Awoke to the promise of another HOT day and it didn’t let us down. 94 yesterday and 95 today. This should the last of the mid to upper 90’s temperatures for us. Yellowstone will be in the mid 70’s according to the Weather Channel. We need to start getting used to lower temperatures to be ready for the high’s in the 60’s back home.
Had a great conversation with a couple from Illinois while Wayne cleaned BOB off the front window before it got too hot this morning. For those of you who tuned in late, BOB is Baked On Bugs.
We then headed out for Riverton and the other casino in the area. What a disappointment. We were each supposed to get a free $10 credit on our player’s cards but due to a computer glitch we only got $5 apiece. They said to come back in awhile and they could put the rest on our cards. When we needed to leave so we had time to see the local attractions they still didn’t have it fixed. The bad news is we left around $9 there but the good news is we got 4 big, yummy cinnamon rolls with coupons they gave us.
After eating our picnic lunch we headed north and found Sinks Canyon State Park. At first we thought we were supposed to bring our dirty dishes along but that wasn’t the case. Sinks Canyon is so named because the Mild Fork of the Popo Agie (believe it or not it is pronounced po PO shuh) River flows down the canyon and into a large limestone cavern. The water “sinks” into fissures and cracks at the back of the cave and travels underground, emerging ¼ mile down the canyon in a large calm pool called “The Rise” before continuing into the valley below. Dye tests show that, mysteriously, the water is underground for over two hours before reappearing in The Rise. Geologists speculate that while underground the water circulates up and down and through many narrow, winding passages and pools before it resurfaces. We hiked the ½ mile round trip trail between the Sink and the Rise in the 90+ degree weather and Wayne got a great picture of Mabel the Marmot along the trail. The Rise is teeming with hundreds of huge Rainbow and Brown Trout – the larger ones weigh up to 12 pounds. The Rise is not stocked but the fish arrive naturally and stay because it is a protected area with an extensive food supply. These are smart fish because they have obviously read all of the “No Fishing” signs posted in the area. Not only was entry into the state park free but we found 2 geocaches here.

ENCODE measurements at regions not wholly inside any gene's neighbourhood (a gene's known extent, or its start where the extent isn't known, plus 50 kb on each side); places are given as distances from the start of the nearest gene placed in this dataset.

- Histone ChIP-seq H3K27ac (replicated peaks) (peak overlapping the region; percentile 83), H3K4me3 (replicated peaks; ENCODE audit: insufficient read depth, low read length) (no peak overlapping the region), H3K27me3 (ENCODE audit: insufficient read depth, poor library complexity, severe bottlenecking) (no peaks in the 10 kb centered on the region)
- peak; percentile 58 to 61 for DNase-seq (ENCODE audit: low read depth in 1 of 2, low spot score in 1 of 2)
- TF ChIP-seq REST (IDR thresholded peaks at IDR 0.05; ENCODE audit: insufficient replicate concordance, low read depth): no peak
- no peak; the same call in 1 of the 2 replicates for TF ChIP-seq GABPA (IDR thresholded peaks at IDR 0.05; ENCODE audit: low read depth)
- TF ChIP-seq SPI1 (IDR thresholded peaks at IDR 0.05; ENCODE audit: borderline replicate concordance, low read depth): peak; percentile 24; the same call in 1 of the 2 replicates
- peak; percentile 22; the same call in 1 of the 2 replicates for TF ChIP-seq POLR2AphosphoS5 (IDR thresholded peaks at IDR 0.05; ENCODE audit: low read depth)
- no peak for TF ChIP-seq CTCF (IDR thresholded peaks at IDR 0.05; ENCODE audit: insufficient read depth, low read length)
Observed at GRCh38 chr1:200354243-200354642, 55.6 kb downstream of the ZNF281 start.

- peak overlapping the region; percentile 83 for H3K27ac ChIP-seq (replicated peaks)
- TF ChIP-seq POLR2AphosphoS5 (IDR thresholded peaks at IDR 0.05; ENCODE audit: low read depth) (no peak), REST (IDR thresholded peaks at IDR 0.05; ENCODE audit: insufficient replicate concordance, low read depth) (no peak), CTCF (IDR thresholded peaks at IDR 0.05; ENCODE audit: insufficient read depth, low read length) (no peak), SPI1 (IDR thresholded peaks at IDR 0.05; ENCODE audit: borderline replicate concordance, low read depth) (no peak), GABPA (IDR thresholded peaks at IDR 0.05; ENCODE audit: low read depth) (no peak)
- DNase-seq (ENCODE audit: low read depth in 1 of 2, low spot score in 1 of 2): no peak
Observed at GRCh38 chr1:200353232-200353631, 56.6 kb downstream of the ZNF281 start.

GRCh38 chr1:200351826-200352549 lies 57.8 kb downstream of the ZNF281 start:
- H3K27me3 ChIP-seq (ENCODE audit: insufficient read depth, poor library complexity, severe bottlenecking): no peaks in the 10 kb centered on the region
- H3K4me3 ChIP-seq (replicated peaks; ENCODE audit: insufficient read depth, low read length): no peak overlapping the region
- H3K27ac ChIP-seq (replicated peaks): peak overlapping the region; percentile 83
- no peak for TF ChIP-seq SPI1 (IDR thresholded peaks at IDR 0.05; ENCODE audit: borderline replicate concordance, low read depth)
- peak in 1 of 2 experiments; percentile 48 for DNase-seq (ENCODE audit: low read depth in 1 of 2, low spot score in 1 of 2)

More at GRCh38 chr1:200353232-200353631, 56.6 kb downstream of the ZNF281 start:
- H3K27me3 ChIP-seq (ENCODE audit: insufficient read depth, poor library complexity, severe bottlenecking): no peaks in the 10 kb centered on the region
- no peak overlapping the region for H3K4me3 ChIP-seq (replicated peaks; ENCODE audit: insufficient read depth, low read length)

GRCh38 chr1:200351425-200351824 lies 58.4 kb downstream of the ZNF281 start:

Our next stop was the Sacajawea Cemetery. There is a large statue of her here and, according to local history, her burial site. She was the only woman in Lewis and Clark’s Expedition and her presence, along with that of her infant son, Jean-Baptiste, prevented the expedition from being attacked. The Native Americans they met believed the expedition was peaceful since a war party never traveled with a woman and a baby. She had many other skills that were invaluable to the expedition including being a translator and negotiator and using her knowledge of native plants to provide nourishing food. Her life after returning from the expedition is shrouded in mystery with several versions of how many children she had, her age when she died and where she was buried. She is one of the most famous women in American history and has been honored with more statues, monuments and landmarks than any other woman in the US.
In the nearby Fort Washakie (WASH a key) cemetery we found the grave of Chief Washakie (means gourd rattle). He was born in 1798 and learned English and French from fur trappers. Recognizing early on the futility of trying to stem the vast tide of emigrants from the east, he used his language, negotiating skills and friendships with frontiersmen such as Kit Carson to move the Shoshone Indian bands away from emigrant migration routes and form alliances with the army to leave the routes uncontested. When Washakie died in 1900 at the age of 102, he was accorded a full military funeral, the only know military funeral for an Indian Chief. The cavalry from Fort Washakie provided the escort and the procession was nearly two miles long.
On our way back to the RV we did some more geocaching. We couldn’t find one we hunted for but did find 33 cents on the ground while looking. We later found out the geocache has gone missing and we couldn’t have found it anyway. So we added a total of 5 new ones today. Have lost count of how many we have found on the trip but our total finds now is 629.
Tomorrow we head for Yellowstone and cooler weather.